Tit regards personal qualities, you attained,
in that one hour, the highest military re- have at your table, your easy condescension putation. The behaviour of our minister in little incidents of mirth and diversion, in the action, and the good offices done the and general complacency of manners, are ranquished in the name of the Queen of far from being the greatest obligations we England, gave both the conqueror and the have to you. I do assure you, there is not captive the most lively examples of the one of your friends has a greater sense of courage and generosity of the nation he re- your merit in general, and of the favours presented.
you every day do us, than, Your friends and companions in your ab
SIR, sence frequently talk these things of you; Your most obedient, and you cannot hide from us (by the most
and most humble servant, discreet silence in any thing which regards
RICHARD STEELE. yourself) that the frank entertainment we!
VOLUME THE EIGHTH.
TO WILLIAM HONEYCOMB, ESQ.* The seven former volumes of the Spec- their lives. But I need not tell you that the tator having been dedicated to some of the free and disengaged behaviour of a fine most celebrated persons of the age, I take gentleman makes as many awkward beaux, leave to inscribe this eighth and last to you, as the easiness of your favourite hath made as to a gentleman who hath ever been am- insipid poets. bitious of appearing in the best company. | At present you are content to aim all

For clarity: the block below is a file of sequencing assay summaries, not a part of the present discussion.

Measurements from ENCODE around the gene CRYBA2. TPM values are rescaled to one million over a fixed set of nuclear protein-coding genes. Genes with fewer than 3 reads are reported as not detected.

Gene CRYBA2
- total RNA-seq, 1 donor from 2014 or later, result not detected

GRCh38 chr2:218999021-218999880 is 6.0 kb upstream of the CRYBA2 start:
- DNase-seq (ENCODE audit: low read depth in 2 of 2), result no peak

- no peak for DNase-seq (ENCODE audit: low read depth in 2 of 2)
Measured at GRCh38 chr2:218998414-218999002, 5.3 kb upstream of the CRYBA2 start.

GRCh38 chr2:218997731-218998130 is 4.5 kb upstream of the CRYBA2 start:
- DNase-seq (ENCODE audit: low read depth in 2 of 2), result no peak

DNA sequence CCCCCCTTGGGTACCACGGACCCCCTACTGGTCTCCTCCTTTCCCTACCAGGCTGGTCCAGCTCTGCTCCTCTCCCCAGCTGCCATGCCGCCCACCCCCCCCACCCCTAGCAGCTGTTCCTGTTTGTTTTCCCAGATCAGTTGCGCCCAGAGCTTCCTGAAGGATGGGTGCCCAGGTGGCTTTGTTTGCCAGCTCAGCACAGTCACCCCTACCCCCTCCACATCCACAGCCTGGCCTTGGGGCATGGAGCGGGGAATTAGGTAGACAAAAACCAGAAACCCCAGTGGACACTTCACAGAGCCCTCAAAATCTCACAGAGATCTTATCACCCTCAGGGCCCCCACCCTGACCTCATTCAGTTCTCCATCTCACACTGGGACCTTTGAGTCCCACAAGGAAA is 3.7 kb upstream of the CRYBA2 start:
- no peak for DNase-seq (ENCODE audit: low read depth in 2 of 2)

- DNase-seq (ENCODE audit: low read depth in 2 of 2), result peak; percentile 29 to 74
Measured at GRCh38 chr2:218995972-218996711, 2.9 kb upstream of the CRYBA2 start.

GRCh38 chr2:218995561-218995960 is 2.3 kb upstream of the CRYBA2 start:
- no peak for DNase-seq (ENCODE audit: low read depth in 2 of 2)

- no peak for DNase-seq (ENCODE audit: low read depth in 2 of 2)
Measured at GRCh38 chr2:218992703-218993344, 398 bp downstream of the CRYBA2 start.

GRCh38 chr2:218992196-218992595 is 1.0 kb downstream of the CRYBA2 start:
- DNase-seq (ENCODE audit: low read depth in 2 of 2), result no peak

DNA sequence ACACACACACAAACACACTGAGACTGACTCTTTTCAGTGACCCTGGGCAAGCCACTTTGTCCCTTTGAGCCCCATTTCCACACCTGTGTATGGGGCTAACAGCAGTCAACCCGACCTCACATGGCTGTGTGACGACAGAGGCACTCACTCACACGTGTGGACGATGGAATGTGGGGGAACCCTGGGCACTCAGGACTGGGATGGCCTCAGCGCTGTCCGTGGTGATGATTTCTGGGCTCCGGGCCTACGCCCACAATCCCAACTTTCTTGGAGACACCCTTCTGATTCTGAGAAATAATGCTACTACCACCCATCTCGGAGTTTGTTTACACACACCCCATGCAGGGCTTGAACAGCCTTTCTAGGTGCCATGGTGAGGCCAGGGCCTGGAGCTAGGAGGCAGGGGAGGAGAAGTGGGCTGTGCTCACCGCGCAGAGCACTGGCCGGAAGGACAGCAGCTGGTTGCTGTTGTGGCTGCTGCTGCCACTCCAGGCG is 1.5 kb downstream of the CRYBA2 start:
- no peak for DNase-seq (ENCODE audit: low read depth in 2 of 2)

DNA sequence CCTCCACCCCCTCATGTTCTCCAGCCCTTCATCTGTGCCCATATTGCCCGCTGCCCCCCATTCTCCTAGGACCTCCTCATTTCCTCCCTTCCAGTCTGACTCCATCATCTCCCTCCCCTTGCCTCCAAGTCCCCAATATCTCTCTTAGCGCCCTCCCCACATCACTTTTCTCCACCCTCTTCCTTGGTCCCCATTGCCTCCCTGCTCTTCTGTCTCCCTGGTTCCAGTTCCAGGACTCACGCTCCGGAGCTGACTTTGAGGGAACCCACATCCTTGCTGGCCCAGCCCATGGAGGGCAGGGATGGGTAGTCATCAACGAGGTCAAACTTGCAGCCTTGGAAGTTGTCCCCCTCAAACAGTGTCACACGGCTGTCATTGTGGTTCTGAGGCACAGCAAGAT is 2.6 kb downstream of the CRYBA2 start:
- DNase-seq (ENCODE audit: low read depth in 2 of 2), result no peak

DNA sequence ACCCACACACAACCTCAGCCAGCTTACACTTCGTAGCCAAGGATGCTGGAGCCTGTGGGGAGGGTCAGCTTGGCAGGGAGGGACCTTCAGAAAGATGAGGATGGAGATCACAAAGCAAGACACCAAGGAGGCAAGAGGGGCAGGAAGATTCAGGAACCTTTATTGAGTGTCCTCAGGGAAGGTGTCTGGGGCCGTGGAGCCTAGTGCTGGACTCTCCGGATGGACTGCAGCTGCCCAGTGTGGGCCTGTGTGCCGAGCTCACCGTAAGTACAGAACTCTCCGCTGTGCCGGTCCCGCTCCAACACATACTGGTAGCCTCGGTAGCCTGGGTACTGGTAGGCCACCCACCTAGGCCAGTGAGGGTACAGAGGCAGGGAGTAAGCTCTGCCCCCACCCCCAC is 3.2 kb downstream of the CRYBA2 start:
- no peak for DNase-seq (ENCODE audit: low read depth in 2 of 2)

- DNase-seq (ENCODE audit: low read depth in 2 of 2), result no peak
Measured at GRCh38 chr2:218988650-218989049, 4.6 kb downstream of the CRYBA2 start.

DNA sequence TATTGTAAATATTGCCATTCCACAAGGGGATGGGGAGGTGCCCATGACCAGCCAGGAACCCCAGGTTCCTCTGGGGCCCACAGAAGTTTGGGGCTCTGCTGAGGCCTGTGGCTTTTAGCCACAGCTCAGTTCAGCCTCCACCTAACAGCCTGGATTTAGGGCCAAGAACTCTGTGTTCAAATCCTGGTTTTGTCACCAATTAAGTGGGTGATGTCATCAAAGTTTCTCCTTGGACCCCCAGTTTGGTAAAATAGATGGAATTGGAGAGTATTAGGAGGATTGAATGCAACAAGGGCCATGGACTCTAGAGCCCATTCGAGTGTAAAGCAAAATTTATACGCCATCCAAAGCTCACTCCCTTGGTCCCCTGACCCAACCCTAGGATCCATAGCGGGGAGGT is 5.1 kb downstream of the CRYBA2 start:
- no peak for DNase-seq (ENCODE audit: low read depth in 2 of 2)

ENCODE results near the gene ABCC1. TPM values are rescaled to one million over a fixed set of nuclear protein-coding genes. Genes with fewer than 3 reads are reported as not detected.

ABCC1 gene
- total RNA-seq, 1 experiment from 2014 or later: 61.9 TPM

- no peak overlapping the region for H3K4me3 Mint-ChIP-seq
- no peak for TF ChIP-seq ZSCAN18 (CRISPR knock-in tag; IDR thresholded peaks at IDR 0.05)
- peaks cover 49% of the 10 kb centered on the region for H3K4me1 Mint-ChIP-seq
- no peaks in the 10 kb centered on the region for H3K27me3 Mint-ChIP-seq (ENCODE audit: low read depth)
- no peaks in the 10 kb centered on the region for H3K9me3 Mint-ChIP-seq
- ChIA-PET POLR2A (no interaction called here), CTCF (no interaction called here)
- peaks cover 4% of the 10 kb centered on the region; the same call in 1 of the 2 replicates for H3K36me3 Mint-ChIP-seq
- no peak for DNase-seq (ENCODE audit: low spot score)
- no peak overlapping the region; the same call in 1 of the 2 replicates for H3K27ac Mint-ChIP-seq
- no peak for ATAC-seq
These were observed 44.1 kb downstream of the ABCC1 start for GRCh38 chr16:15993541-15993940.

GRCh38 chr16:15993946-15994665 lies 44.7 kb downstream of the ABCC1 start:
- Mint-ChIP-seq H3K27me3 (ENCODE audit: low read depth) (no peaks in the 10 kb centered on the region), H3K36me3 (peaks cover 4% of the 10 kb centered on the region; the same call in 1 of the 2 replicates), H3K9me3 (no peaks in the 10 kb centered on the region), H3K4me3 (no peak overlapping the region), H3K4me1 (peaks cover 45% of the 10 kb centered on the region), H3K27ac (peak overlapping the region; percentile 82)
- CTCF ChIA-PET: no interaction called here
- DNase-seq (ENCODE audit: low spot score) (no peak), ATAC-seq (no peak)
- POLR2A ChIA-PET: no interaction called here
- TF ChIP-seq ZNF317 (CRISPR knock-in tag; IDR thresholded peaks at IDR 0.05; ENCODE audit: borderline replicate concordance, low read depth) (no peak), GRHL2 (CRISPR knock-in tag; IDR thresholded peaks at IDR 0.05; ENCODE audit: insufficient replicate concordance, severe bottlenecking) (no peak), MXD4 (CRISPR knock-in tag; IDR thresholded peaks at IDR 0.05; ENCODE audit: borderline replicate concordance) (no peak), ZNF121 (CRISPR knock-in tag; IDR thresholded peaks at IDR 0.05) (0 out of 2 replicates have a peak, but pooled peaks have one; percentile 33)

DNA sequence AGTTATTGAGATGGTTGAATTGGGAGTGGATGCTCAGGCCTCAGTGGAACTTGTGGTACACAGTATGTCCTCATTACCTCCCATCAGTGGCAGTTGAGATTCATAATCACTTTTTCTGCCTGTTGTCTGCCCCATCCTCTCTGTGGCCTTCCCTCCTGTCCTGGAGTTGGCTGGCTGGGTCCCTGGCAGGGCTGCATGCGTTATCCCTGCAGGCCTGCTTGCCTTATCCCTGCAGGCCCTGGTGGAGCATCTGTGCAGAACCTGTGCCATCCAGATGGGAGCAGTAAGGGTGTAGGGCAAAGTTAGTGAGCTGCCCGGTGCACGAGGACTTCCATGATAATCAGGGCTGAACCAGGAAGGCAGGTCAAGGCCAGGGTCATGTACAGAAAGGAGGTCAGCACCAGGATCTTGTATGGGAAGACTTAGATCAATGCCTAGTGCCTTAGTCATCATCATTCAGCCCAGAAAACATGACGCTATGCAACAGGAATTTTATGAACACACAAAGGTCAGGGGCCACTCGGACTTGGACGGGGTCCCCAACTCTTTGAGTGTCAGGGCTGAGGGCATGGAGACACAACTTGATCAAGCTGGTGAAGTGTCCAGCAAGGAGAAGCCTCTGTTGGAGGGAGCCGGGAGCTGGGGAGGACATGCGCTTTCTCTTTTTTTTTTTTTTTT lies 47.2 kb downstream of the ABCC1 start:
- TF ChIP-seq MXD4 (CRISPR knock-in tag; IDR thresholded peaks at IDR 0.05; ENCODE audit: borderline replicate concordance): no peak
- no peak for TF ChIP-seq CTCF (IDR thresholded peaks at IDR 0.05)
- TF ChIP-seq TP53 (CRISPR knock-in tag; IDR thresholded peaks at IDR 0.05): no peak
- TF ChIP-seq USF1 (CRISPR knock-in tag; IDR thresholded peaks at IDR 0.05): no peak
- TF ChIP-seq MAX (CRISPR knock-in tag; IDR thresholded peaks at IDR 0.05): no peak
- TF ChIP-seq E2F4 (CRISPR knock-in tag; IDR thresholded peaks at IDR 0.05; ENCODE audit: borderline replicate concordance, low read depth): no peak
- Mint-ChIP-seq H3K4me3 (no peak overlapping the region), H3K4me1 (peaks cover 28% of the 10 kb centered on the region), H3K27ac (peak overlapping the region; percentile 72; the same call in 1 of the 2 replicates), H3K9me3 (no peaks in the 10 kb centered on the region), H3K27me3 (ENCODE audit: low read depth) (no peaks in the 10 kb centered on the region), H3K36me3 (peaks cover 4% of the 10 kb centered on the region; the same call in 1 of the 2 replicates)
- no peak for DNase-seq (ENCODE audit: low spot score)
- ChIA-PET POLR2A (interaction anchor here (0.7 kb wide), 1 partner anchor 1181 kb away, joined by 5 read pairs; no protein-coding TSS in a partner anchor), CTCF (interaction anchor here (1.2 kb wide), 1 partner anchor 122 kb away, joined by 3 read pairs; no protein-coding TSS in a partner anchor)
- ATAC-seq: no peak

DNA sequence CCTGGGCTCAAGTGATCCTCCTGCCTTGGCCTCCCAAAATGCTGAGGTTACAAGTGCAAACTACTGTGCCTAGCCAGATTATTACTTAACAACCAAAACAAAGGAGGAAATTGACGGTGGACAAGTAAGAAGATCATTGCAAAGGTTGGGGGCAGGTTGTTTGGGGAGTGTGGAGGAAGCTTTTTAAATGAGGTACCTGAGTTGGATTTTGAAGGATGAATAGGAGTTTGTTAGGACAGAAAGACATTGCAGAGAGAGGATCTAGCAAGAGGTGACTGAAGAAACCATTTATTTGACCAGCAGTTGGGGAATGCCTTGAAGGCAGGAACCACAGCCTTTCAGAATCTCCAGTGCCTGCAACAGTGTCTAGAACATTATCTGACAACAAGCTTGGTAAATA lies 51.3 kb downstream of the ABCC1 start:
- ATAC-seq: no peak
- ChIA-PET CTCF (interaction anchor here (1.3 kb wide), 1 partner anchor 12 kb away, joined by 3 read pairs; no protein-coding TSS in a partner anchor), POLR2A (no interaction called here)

You are now wholly retired from the your charms, at your own spouse, without busy part of mankind, and at leisure to re- farther thought of mischief to any others flect upon your past achievements; for of the sex. I know you had formerly which reason I look upon you as a person a very great contempt for that pedantic very well qualified for a dedication. race of mortals who call themselves philo